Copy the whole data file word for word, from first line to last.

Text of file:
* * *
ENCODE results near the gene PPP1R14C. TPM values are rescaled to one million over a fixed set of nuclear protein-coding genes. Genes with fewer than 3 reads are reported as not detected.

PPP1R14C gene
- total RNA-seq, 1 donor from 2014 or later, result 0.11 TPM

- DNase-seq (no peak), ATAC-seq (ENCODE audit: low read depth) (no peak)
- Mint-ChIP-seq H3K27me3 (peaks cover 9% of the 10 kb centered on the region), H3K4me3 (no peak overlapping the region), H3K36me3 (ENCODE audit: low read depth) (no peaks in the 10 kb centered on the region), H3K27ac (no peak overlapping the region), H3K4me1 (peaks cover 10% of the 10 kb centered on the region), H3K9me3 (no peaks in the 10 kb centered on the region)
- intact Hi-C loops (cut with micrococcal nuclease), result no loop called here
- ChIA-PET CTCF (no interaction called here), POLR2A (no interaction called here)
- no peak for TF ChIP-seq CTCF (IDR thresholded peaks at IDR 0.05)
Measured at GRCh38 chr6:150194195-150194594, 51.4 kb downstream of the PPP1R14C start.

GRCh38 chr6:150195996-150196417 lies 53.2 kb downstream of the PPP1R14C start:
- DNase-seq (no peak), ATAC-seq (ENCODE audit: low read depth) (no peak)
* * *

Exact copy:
ENCODE results near the gene PPP1R14C. TPM values are rescaled to one million over a fixed set of nuclear protein-coding genes. Genes with fewer than 3 reads are reported as not detected.

PPP1R14C gene
- total RNA-seq, 1 donor from 2014 or later, result 0.11 TPM

- DNase-seq (no peak), ATAC-seq (ENCODE audit: low read depth) (no peak)
- Mint-ChIP-seq H3K27me3 (peaks cover 9% of the 10 kb centered on the region), H3K4me3 (no peak overlapping the region), H3K36me3 (ENCODE audit: low read depth) (no peaks in the 10 kb centered on the region), H3K27ac (no peak overlapping the region), H3K4me1 (peaks cover 10% of the 10 kb centered on the region), H3K9me3 (no peaks in the 10 kb centered on the region)
- intact Hi-C loops (cut with micrococcal nuclease), result no loop called here
- ChIA-PET CTCF (no interaction called here), POLR2A (no interaction called here)
- no peak for TF ChIP-seq CTCF (IDR thresholded peaks at IDR 0.05)
Measured at GRCh38 chr6:150194195-150194594, 51.4 kb downstream of the PPP1R14C start.

GRCh38 chr6:150195996-150196417 lies 53.2 kb downstream of the PPP1R14C start:
- DNase-seq (no peak), ATAC-seq (ENCODE audit: low read depth) (no peak)